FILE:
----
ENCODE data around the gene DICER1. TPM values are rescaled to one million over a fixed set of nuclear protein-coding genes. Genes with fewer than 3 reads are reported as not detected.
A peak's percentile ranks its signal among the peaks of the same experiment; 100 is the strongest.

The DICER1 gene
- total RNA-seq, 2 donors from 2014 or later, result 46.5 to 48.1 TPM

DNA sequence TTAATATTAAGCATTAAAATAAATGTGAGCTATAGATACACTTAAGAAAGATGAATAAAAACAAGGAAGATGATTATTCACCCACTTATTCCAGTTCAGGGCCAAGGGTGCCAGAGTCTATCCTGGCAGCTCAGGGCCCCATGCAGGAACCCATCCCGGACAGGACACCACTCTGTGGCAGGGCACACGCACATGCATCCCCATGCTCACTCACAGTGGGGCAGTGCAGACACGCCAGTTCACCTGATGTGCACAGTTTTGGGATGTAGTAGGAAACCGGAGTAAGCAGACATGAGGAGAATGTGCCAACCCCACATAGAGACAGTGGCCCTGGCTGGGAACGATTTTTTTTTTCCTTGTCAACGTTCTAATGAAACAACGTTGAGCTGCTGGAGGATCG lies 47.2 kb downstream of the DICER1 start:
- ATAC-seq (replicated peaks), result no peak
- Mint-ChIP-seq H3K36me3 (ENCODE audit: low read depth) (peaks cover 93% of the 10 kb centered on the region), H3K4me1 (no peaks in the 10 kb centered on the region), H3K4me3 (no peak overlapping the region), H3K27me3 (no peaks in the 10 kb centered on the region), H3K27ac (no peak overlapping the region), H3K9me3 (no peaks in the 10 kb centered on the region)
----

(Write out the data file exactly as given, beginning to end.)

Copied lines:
ENCODE data around the gene DICER1. TPM values are rescaled to one million over a fixed set of nuclear protein-coding genes. Genes with fewer than 3 reads are reported as not detected.
A peak's percentile ranks its signal among the peaks of the same experiment; 100 is the strongest.

The DICER1 gene
- total RNA-seq, 2 donors from 2014 or later, result 46.5 to 48.1 TPM

DNA sequence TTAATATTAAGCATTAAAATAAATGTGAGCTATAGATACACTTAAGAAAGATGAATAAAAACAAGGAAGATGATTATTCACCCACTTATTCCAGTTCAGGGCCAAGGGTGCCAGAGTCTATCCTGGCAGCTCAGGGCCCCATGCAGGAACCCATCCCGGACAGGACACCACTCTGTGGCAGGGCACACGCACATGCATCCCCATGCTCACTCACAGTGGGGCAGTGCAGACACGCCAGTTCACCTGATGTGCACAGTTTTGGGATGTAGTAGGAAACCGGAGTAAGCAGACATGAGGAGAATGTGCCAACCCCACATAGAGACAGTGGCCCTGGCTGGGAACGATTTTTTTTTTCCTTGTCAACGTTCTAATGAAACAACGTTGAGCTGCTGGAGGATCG lies 47.2 kb downstream of the DICER1 start:
- ATAC-seq (replicated peaks), result no peak
- Mint-ChIP-seq H3K36me3 (ENCODE audit: low read depth) (peaks cover 93% of the 10 kb centered on the region), H3K4me1 (no peaks in the 10 kb centered on the region), H3K4me3 (no peak overlapping the region), H3K27me3 (no peaks in the 10 kb centered on the region), H3K27ac (no peak overlapping the region), H3K9me3 (no peaks in the 10 kb centered on the region)